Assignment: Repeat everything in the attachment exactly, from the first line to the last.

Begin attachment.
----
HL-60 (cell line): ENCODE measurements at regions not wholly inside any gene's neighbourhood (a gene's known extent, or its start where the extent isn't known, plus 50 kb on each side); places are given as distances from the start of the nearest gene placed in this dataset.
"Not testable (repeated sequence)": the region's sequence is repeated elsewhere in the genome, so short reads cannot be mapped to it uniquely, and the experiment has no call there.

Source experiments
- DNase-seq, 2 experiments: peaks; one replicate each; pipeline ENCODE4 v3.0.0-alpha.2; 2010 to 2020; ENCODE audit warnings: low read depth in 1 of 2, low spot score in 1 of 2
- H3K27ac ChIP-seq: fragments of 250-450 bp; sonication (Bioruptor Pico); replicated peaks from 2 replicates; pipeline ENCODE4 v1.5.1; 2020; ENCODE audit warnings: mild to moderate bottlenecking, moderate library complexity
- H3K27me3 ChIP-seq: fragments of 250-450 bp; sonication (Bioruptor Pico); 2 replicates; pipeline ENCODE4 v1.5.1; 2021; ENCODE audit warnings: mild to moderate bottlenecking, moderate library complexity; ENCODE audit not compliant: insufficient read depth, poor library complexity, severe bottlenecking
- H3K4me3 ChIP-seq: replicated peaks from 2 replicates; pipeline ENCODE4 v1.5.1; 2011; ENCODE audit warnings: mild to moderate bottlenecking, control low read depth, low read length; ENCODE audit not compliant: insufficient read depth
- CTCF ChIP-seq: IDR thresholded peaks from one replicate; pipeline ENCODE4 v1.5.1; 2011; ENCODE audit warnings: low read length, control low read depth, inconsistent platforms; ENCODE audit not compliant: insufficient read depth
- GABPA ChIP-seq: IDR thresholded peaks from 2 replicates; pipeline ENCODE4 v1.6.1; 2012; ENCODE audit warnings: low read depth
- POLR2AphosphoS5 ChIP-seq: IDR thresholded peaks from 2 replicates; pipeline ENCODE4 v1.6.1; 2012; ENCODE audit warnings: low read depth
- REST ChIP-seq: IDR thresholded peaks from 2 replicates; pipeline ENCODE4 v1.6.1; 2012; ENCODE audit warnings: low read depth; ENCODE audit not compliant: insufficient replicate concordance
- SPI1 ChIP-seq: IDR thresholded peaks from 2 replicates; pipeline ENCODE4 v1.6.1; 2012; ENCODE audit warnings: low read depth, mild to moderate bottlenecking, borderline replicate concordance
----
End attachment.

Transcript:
HL-60 (cell line): ENCODE measurements at regions not wholly inside any gene's neighbourhood (a gene's known extent, or its start where the extent isn't known, plus 50 kb on each side); places are given as distances from the start of the nearest gene placed in this dataset.
"Not testable (repeated sequence)": the region's sequence is repeated elsewhere in the genome, so short reads cannot be mapped to it uniquely, and the experiment has no call there.

Source experiments
- DNase-seq, 2 experiments: peaks; one replicate each; pipeline ENCODE4 v3.0.0-alpha.2; 2010 to 2020; ENCODE audit warnings: low read depth in 1 of 2, low spot score in 1 of 2
- H3K27ac ChIP-seq: fragments of 250-450 bp; sonication (Bioruptor Pico); replicated peaks from 2 replicates; pipeline ENCODE4 v1.5.1; 2020; ENCODE audit warnings: mild to moderate bottlenecking, moderate library complexity
- H3K27me3 ChIP-seq: fragments of 250-450 bp; sonication (Bioruptor Pico); 2 replicates; pipeline ENCODE4 v1.5.1; 2021; ENCODE audit warnings: mild to moderate bottlenecking, moderate library complexity; ENCODE audit not compliant: insufficient read depth, poor library complexity, severe bottlenecking
- H3K4me3 ChIP-seq: replicated peaks from 2 replicates; pipeline ENCODE4 v1.5.1; 2011; ENCODE audit warnings: mild to moderate bottlenecking, control low read depth, low read length; ENCODE audit not compliant: insufficient read depth
- CTCF ChIP-seq: IDR thresholded peaks from one replicate; pipeline ENCODE4 v1.5.1; 2011; ENCODE audit warnings: low read length, control low read depth, inconsistent platforms; ENCODE audit not compliant: insufficient read depth
- GABPA ChIP-seq: IDR thresholded peaks from 2 replicates; pipeline ENCODE4 v1.6.1; 2012; ENCODE audit warnings: low read depth
- POLR2AphosphoS5 ChIP-seq: IDR thresholded peaks from 2 replicates; pipeline ENCODE4 v1.6.1; 2012; ENCODE audit warnings: low read depth
- REST ChIP-seq: IDR thresholded peaks from 2 replicates; pipeline ENCODE4 v1.6.1; 2012; ENCODE audit warnings: low read depth; ENCODE audit not compliant: insufficient replicate concordance
- SPI1 ChIP-seq: IDR thresholded peaks from 2 replicates; pipeline ENCODE4 v1.6.1; 2012; ENCODE audit warnings: low read depth, mild to moderate bottlenecking, borderline replicate concordance